Monday saw a unanimous panel of Massachusetts’ intermediate level appellate court reject a policyholder’s ensuing loss arguments.  In H.P. Hood LLC v. Allianz Global Risks U.S. Ins. Co., 2015 Mass. App. LEXIS 175, 2015 WL 6629484 (Mass., Nov. 2, 2015), the justices held that the loss of over two million bottles of an energy drink was not separate or different in kind but rather “directly caused by, and completely bound up in” the excluded peril — faulty workmanship and design of the bottle caps.

The insured produced a high-performance protein supplement known as Myoplex for Abbott Laboratories, and it had contracted to manufacture some forty million bottles in 2009.  The drink was a “shelf stable” beverage that did not require refrigeration until after it was opened, and that meant that the bottles had to maintain a hermetic seal.  In May of 2009, “secure seal” testing revealed that some 7% of the bottle caps were failing to maintain a seal, and Abbott ultimately rejected all two million bottles in the May 2009 production run.  Subsequent investigation disclosed that the liners in the caps became more slippery over time.  That meant that the caps needed more torque than the existing production process called for to seal properly.

The policyholder’s claim was denied, and litigation followed.  After the trial court granted the insurer’s motion for summary judgment, the case moved to the Appeals Court of Massachusetts.  On November 2nd, that court affirmed in an opinion authored by Justice James Milkey.

The parties’ principal arguments were directed towards whether this was an instance of “direct physical loss or damage.”  The carrier contended that there had been no actual property damage because there was no showing that a single bottle was contaminated, characterizing the destruction of two million bottles as a “business decision.”  The insured, on the other hand, argued that the requisite property damage had occurred once doubts were raised as to the product’s fitness for human consumption, causing it to lose all value.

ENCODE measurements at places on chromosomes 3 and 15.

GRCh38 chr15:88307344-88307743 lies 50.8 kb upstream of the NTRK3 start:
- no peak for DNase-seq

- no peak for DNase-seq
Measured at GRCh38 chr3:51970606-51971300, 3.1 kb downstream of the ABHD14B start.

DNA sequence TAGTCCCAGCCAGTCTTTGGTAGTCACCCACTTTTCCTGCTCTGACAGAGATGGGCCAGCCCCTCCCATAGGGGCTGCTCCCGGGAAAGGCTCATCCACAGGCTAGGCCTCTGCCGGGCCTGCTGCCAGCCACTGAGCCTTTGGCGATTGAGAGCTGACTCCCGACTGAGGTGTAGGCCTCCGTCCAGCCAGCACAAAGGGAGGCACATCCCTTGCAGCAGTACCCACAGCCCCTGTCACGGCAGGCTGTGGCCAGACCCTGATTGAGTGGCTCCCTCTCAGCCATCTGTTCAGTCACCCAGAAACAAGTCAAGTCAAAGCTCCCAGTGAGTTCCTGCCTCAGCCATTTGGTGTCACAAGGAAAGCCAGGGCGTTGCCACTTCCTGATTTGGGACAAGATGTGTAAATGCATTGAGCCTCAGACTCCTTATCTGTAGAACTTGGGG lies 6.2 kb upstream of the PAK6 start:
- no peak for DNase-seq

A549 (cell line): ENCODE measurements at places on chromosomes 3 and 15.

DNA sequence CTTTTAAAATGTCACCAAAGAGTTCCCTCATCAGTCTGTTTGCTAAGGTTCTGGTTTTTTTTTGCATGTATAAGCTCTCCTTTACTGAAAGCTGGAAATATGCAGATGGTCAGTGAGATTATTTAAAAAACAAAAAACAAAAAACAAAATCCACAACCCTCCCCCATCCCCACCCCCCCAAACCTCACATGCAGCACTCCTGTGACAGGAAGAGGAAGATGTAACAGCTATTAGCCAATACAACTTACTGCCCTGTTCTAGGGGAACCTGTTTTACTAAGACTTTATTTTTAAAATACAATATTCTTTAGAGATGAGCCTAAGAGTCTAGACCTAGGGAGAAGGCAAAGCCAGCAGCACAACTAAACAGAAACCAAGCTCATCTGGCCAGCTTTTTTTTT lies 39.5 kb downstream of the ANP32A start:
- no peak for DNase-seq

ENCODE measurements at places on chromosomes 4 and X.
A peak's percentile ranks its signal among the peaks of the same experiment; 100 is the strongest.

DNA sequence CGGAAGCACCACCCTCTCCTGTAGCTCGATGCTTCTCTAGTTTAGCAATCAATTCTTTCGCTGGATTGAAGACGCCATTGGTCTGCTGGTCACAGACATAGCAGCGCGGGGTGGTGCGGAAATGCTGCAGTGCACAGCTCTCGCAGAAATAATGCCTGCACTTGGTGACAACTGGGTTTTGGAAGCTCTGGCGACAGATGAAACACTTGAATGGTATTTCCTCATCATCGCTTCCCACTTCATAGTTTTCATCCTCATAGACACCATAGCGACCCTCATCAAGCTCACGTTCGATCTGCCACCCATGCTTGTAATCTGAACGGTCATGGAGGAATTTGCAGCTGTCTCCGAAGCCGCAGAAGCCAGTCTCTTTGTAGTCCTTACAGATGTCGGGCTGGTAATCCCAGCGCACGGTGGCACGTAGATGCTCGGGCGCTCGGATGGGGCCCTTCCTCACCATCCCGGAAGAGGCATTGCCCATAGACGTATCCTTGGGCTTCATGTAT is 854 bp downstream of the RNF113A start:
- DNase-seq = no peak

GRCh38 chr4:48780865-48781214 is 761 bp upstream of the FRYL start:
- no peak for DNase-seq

The justices saw no need to reach that issue, however, holding instead that the loss was barred by an exclusion for “faulty workmanship, material, construction or design, from any cause.”  In the panel’s mind, the change in the characteristics of the liners as they aged was faulty material, the use of incorrect torque was faulty workmanship, and the production process’s failure to take the increasing slipperiness into account was faulty design.

The policyholder countered that while the exclusion might preclude coverage for the bottle caps, it did not operate to bar coverage for the loss of the Myoplex product inside the bottles.  The exclusion was subject to an ensuing loss provision that recited that “if physical loss or damage not otherwise excluded by this policy . . . results, then . . . such resulting physical loss or damage is covered by this policy.”

This argument, while made with what the court called “considerable force,” fell on deaf ears.  The justices noted that ensuing loss provision raised “interpretive challenges” that frustrated many courts; indeed, the Fifth Circuit had gone so far as to say that “[a]t first glance,” an exclusion with an ensuing loss provision appeared “to be self-contradictory gibberish.”  The result was that courts had looked to a whole host of factors (such as whether the subsequent loss was “wholly separate” from the excluded damage, whether there had been “a break in the change of causation,” or whether the later damage was “different in kind”) when deciding whether they were dealing with a covered ensuing loss.

The justices then held that there had been no covered ensuing loss under the facts at bar.  In the words of the opinion:

Whatever else can be said about the case before us, it is not one where an excluded occurrence involving initial property damage led to other property damage of a different kind.  To the extent that Hood suffered property damage potentially subject to coverage, that loss was directly caused by, and completely bound up in, the increased risk of future spoilage indicated by the secure seal testing.  Both conceptually and practically, the losses entailed here cannot reasonably be characterized as “separate.”  Instead, a problem with the bottle cap liners directly rendered the entire product unsalable.  The loss of that product falls squarely within the exclusion language.

The court also observed in passing that while most courts construing similar faulty workmanship and design exclusions have dealt with commercial general liability coverage, it saw “no convincing reason why the cases construing the scope of similarly wording defective workmanship exclusions should turn on the type of policy at issue.”